Despite indications that he planned to fight for his job, Health and Human Services Secretary Tom Price resigned his position amid accusations of abusing taxpayer funds. An HHS probe was determining whether Price violated the law when he used charter jets at a cost of almost $400,000 for travel. In addition, Price used military aircraft for trips to Africa, Asia and other areas of the world, increasing the cost of his travel to over $1 million in taxpayer funds.
On Friday morning, President Donald Trump told reporters that he thought highly of Price but that he was uncomfortable with how the secretary’s travel looked to Americans who elected him. The president recognized how charter plane travel looked to people struggling to make ends meet. President Trump had already accepted Price’s resignation when he made those statements. In the letter, Price said that he decided to resign because recent events created a distraction from the objectives of the administration and that success on issues was more important than any one person.
No Stranger to Controversy
This was not the first time Price had come under fire from Democrats. While a member of the House of Representatives, it was revealed that Mr. Price purchased between $50,000 and $100,000 of stock in Innate Immunotherapies, an Australian biomedical firm. That firm may have benefitted from a bill that helped accelerate clinical trials for products that could be manufactured by the firm. There were also concerns about his acceptance of campaign contributions from the healthcare industry, contributions that totaled more than $700,000 from healthcare providers.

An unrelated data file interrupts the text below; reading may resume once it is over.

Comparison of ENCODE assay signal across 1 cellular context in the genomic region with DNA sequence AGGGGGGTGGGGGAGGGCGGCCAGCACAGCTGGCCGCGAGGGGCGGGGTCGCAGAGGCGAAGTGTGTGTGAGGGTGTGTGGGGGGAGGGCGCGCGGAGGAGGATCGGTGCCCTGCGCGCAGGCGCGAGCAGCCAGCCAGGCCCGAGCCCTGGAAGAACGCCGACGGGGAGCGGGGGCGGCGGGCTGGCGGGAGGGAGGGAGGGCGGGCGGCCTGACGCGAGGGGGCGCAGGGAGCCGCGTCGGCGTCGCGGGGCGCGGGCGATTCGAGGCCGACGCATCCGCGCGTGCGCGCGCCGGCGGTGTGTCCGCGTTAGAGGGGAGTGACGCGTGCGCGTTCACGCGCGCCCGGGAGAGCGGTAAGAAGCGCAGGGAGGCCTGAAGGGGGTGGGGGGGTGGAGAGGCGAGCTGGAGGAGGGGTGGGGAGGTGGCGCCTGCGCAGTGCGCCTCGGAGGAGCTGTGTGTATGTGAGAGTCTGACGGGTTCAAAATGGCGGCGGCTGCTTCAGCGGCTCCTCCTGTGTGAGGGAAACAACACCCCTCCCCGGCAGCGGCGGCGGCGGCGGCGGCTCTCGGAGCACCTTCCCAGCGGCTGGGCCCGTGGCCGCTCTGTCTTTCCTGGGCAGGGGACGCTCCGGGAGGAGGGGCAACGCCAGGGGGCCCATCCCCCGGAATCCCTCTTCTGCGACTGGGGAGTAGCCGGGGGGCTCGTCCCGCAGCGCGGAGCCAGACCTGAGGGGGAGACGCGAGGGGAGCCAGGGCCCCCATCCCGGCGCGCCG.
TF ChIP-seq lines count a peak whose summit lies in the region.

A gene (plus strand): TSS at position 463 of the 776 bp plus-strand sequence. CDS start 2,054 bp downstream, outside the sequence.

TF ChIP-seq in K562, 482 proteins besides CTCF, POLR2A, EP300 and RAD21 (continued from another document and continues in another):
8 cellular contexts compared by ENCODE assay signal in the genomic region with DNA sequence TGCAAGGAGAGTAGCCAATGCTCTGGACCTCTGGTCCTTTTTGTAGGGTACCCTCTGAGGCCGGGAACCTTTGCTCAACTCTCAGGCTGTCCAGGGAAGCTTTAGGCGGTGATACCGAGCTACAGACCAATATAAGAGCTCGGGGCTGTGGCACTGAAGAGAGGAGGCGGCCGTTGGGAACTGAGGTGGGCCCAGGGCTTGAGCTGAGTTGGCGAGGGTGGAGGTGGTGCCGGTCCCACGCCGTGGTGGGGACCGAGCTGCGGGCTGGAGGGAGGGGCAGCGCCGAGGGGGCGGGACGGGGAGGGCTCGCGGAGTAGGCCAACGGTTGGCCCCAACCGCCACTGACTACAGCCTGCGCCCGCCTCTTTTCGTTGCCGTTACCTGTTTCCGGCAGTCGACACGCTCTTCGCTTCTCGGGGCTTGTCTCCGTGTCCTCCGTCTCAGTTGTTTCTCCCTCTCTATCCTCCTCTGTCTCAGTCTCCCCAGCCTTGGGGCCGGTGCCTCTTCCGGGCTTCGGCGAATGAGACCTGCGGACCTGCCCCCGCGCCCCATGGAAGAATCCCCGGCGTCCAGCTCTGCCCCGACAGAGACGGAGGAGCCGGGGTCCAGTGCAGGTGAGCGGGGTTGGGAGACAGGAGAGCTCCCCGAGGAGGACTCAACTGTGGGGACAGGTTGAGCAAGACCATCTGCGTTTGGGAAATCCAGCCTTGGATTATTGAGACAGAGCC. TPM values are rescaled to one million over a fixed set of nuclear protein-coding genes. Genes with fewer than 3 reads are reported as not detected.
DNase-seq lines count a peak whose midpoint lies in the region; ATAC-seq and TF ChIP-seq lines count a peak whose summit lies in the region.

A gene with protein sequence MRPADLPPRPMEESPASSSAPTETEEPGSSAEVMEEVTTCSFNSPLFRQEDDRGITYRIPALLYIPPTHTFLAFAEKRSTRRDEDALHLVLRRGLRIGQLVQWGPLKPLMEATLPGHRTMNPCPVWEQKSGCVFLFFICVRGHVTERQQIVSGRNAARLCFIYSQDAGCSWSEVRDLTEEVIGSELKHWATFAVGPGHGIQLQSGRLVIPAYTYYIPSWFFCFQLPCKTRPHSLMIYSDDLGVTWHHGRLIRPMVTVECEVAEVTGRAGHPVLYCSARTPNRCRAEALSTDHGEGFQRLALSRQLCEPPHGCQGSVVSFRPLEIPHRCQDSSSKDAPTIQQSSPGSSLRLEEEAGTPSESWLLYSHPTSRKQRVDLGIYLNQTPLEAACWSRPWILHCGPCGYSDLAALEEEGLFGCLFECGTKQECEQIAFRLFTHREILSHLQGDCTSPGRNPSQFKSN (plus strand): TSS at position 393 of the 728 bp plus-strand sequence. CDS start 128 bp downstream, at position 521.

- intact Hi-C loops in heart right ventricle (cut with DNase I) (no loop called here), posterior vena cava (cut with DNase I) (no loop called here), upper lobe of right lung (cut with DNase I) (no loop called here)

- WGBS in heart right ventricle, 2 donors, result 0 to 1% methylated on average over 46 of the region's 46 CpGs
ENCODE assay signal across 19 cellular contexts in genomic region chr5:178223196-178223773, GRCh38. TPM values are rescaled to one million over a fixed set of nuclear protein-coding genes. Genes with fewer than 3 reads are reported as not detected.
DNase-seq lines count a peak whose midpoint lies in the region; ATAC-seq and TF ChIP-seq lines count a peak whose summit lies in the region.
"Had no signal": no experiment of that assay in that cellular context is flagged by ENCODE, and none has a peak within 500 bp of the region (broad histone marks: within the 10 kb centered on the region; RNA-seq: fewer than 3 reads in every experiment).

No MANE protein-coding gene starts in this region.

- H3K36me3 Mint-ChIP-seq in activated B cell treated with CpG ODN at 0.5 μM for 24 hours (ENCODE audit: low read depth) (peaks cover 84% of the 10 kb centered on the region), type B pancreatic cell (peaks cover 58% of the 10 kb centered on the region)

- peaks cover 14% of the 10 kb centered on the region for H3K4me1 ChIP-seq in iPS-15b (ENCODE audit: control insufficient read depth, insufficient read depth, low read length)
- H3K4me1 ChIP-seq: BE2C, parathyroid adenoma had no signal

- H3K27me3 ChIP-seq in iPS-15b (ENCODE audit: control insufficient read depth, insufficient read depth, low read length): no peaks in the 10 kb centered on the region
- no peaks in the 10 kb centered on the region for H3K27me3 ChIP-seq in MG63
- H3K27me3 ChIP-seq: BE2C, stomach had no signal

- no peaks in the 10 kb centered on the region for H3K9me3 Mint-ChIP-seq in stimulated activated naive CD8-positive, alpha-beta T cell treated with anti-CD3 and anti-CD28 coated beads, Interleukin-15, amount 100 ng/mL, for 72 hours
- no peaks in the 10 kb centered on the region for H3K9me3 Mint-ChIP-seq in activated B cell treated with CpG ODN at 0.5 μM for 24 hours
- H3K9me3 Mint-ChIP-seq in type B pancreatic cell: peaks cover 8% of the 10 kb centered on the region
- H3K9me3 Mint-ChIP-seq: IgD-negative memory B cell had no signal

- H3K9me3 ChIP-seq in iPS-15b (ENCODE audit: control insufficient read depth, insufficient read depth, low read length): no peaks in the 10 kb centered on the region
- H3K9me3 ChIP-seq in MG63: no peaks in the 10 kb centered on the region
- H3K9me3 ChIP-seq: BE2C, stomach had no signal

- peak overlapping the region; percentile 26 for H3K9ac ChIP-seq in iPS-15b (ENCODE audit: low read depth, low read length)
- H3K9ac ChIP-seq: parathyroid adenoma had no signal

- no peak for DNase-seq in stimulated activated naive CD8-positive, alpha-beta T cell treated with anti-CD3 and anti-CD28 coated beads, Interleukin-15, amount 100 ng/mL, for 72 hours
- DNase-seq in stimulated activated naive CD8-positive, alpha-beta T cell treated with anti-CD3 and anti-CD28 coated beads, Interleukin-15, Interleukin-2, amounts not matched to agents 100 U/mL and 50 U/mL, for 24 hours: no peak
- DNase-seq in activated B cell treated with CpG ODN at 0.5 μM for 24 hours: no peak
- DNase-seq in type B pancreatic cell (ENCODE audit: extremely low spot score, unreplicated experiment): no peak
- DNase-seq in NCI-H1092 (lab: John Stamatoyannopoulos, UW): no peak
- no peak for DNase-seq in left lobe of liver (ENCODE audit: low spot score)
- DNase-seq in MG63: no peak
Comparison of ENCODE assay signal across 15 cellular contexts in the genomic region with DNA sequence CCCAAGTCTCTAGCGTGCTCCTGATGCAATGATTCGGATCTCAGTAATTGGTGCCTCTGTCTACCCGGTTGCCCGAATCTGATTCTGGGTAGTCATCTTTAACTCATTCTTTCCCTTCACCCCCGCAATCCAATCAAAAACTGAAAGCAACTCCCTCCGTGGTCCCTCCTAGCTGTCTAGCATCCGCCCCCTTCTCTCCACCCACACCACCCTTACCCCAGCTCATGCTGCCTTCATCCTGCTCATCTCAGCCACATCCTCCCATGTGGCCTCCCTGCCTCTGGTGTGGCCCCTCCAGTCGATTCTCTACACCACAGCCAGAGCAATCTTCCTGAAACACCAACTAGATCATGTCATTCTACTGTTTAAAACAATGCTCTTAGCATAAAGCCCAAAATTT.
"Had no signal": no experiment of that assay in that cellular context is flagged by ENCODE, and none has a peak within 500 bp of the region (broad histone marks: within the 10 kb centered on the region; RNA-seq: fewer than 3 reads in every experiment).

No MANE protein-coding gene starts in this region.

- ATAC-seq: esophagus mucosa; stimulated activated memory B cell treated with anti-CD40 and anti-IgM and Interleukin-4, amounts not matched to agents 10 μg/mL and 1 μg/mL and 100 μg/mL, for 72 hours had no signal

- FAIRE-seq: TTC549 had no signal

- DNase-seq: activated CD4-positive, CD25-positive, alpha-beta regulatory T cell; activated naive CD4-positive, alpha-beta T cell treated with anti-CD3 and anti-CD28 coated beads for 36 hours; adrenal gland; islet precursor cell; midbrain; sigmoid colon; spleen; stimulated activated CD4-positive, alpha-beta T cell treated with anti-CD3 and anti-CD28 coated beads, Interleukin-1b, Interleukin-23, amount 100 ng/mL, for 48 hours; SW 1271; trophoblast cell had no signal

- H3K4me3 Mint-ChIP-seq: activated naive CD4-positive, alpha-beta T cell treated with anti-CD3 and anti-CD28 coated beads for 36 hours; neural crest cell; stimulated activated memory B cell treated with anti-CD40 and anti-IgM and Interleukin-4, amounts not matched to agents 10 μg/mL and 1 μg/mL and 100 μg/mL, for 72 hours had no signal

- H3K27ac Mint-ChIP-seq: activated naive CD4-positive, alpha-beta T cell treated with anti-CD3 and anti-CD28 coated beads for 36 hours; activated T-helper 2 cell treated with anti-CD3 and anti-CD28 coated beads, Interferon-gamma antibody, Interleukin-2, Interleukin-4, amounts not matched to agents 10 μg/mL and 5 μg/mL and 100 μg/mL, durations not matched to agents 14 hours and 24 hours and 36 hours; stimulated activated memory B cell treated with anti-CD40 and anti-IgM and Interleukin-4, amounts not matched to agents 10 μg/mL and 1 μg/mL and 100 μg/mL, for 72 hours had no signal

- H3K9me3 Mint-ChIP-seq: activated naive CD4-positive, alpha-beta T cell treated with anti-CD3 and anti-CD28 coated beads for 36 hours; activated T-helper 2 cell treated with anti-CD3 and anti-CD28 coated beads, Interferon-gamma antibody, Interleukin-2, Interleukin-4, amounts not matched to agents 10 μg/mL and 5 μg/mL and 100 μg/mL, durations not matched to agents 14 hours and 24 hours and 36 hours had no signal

The top runner for Price’s replacement is Seema Verma, administrator of the Centers for Medicare and Medicaid Services (CMS). She has overseen many state-level healthcare reforms that have been deemed successful, and she’s received bipartisan support in the past. Scott Gottlieb has also been mentioned as a replacement, but there are thoughts that his connection to the pharmaceutical company could be a liability for his confirmation. Bobby Jindal, who served as assistant secretary of HHS in 2001, is another name that has come up to replace Price, but his comments about President Trump during the campaign could eliminate his chances for appointment.
Fate of Healthcare Plan
Some believe that Price would have blocked any attempts for the Trump administration to work with Democrats to repair the ACA rather than repeal and replace the law. Because Republicans did not pass the bill before September 30, they must now create a bipartisan bill that will require Democratic support to pass. Experts say that Price worked to undermine the law and often ignored facts when he spoke of the Republican replacement options. With a less polarizing leader, which many feel Verma may represent, it is possible that a bipartisan healthcare bill could become a reality in the near future.
There are still may questions regarding who may take the lead at HHS, with the list of replacements for Price growing by the day. Regardless of who takes over the department, the conversation will focus on creating a healthcare bill that works for everyone.